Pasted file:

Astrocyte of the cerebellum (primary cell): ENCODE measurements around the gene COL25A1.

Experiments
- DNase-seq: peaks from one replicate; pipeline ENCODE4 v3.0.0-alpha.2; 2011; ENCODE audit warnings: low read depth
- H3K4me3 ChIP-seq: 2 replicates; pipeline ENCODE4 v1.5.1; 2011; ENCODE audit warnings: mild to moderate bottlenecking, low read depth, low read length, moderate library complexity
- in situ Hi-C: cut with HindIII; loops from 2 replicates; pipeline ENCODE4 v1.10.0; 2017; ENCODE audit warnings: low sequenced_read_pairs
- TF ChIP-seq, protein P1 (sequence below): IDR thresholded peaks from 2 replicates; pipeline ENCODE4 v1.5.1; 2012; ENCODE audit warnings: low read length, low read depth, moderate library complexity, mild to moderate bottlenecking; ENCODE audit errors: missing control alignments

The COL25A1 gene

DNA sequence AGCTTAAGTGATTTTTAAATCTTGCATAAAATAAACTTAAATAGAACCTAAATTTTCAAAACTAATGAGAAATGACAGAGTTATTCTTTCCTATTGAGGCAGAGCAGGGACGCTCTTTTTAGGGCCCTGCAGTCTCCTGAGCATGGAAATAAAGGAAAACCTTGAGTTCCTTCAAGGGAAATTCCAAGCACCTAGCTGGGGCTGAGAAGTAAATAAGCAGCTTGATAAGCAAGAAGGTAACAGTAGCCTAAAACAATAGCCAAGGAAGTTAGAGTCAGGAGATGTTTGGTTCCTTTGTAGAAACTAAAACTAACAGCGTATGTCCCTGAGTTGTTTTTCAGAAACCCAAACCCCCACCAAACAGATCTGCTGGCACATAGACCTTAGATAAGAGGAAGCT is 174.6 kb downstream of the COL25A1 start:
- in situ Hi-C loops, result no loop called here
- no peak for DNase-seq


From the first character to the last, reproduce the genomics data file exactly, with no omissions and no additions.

Astrocyte of the cerebellum (primary cell): ENCODE measurements around the gene COL25A1.

Experiments
- DNase-seq: peaks from one replicate; pipeline ENCODE4 v3.0.0-alpha.2; 2011; ENCODE audit warnings: low read depth
- H3K4me3 ChIP-seq: 2 replicates; pipeline ENCODE4 v1.5.1; 2011; ENCODE audit warnings: mild to moderate bottlenecking, low read depth, low read length, moderate library complexity
- in situ Hi-C: cut with HindIII; loops from 2 replicates; pipeline ENCODE4 v1.10.0; 2017; ENCODE audit warnings: low sequenced_read_pairs
- TF ChIP-seq, protein P1 (sequence below): IDR thresholded peaks from 2 replicates; pipeline ENCODE4 v1.5.1; 2012; ENCODE audit warnings: low read length, low read depth, moderate library complexity, mild to moderate bottlenecking; ENCODE audit errors: missing control alignments

The COL25A1 gene

DNA sequence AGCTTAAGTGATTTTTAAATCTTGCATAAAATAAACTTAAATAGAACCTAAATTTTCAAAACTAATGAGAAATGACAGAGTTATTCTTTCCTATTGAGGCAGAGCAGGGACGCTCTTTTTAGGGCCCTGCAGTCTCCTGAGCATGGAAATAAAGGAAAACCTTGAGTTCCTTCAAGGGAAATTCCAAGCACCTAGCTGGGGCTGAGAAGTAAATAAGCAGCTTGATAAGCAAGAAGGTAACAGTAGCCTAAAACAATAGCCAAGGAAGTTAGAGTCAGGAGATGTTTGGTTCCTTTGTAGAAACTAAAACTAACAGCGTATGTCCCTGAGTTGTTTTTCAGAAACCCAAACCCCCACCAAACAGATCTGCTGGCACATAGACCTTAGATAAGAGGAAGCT is 174.6 kb downstream of the COL25A1 start:
- in situ Hi-C loops, result no loop called here
- no peak for DNase-seq